For the first time in 25 years experts in Alzheimer’s disease have proposed new guidelines regarding the criteria used for diagnosing the disease.
The new guidelines would allow special tests that use brain scans, biomarkers and other new technologies to clinically diagnose the disease even before any symptoms appear. These tests would replace the way Alzheimer’s is currently diagnosed, which is based solely on the detection of symptoms.
Experts are seeking to create three different stages of Alzheimer’s disease: pre-clinical; mild cognitive impairment; and dementia. These distinctions are being viewed as a major advancement in diagnosis because detecting the disease in its early stages will allow doctors to treat and monitor their patients as the disease develops.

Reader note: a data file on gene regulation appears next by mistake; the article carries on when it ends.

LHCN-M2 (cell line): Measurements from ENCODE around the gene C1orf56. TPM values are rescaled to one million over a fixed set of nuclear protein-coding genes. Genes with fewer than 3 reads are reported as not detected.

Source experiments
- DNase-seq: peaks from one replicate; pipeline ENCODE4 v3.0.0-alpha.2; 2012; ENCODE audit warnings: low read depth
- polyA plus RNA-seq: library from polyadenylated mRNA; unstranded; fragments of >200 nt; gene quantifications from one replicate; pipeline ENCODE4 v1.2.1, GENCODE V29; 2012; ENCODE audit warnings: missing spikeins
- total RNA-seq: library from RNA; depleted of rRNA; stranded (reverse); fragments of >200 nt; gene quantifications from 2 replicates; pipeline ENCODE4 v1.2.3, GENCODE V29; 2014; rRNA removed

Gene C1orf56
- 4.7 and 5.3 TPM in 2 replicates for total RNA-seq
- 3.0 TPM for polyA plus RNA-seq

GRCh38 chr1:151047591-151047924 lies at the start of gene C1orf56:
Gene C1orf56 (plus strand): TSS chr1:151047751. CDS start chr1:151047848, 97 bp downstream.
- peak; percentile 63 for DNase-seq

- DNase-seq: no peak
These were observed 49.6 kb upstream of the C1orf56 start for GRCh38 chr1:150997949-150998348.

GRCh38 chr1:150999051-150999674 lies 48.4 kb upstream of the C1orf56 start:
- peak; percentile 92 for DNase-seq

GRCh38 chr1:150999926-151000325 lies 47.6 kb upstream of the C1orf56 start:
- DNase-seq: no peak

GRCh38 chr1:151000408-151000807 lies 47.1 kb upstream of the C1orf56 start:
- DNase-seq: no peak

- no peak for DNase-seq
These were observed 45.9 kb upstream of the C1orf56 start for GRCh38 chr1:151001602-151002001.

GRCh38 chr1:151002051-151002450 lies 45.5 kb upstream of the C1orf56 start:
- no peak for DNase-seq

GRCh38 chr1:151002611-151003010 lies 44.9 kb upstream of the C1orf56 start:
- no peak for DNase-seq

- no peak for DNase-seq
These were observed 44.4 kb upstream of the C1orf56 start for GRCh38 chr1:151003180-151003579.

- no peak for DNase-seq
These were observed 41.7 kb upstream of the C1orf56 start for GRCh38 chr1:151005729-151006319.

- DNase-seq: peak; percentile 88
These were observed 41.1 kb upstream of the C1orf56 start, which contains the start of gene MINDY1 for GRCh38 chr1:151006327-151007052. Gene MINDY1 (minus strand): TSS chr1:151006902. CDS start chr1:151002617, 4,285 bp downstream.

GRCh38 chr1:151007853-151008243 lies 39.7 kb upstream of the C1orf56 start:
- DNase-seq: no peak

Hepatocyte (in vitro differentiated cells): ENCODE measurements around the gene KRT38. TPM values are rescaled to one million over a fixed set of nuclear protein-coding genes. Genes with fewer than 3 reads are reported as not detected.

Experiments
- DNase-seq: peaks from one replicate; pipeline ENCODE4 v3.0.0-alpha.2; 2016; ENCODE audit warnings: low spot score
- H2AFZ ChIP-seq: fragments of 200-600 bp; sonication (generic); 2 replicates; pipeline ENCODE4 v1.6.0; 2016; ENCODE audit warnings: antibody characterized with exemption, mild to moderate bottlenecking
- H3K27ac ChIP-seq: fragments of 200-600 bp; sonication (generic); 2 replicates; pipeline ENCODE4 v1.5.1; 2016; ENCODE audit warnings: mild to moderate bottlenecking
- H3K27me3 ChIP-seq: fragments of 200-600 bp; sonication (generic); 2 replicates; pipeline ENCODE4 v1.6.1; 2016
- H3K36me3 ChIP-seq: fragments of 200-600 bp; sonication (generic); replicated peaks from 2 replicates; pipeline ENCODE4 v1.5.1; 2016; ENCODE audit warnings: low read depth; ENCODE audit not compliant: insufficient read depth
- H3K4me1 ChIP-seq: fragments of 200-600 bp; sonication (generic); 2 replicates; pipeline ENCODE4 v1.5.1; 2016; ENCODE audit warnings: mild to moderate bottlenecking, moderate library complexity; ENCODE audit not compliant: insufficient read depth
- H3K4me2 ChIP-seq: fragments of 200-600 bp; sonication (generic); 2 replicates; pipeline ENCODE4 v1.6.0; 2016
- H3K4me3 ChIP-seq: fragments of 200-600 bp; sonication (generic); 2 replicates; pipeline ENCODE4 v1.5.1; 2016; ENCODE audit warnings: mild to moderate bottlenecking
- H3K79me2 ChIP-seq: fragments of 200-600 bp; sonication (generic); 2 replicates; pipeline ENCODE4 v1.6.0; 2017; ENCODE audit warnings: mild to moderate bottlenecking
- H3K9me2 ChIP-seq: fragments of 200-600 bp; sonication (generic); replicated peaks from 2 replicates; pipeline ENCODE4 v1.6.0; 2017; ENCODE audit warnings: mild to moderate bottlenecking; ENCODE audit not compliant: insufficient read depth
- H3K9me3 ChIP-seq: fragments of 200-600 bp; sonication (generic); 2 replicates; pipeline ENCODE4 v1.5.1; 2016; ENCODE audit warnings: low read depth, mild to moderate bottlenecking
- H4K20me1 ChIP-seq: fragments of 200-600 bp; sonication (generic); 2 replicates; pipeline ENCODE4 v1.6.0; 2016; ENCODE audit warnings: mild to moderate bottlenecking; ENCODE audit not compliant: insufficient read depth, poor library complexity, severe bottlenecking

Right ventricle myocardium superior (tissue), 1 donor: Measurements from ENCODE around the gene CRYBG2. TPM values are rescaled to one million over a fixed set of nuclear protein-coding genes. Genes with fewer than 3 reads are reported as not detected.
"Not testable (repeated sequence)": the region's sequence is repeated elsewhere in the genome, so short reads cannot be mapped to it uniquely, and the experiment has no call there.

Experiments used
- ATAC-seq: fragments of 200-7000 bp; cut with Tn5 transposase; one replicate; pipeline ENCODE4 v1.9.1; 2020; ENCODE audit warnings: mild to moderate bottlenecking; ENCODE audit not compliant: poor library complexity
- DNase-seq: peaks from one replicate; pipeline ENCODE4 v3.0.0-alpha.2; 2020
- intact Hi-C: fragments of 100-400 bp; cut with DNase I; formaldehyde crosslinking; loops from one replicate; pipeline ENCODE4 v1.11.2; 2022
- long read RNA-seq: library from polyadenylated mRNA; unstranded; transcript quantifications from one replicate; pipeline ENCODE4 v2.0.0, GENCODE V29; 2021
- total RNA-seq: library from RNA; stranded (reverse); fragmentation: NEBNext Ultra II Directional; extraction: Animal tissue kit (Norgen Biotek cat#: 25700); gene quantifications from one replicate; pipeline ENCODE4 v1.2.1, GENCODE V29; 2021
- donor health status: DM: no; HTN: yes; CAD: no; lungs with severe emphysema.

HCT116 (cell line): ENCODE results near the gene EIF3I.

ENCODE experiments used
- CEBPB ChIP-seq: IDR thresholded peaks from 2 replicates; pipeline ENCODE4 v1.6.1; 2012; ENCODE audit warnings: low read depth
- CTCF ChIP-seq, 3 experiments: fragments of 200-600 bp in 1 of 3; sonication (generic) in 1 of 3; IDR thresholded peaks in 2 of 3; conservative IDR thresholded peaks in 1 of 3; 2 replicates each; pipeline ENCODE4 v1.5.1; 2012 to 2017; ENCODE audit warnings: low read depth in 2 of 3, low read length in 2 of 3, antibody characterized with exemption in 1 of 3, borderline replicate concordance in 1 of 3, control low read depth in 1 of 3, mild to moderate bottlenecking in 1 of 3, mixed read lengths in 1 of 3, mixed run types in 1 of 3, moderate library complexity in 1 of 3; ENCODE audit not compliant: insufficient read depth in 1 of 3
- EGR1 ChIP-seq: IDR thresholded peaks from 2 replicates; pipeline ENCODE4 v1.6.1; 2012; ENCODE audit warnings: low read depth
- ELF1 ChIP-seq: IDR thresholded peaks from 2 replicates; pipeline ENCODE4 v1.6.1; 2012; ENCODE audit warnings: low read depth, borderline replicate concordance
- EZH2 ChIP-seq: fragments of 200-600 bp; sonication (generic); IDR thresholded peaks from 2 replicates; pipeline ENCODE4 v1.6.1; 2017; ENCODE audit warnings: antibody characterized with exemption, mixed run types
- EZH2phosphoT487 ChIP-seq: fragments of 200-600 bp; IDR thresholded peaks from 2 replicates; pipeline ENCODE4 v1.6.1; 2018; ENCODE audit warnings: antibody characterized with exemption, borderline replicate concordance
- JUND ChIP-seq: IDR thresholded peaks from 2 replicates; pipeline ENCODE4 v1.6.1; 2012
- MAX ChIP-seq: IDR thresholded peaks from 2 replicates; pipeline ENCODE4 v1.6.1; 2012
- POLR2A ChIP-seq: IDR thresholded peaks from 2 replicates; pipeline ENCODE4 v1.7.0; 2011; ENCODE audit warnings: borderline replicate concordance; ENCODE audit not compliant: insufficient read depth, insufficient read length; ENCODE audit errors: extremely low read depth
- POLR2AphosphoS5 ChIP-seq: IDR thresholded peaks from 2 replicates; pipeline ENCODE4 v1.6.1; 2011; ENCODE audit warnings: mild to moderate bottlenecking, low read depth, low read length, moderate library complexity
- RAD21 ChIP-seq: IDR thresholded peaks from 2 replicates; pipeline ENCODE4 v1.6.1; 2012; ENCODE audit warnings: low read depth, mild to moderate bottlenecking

The number of people diagnosed with Alzheimer’s is expected to double, or even triple, under these new diagnostic guidelines; and some are concerned that efforts to diagnose the disease too early may lead to mistaken diagnoses. Despite such concerns, most Alzheimer’s experts agree that the guidelines are a great leap forward in the treatment of Alzheimer’s disease and many are optimistic that the new guidelines will likely move researchers closer to the discovering the cause of the disease. The guidelines are expected to be adopted this coming Fall.
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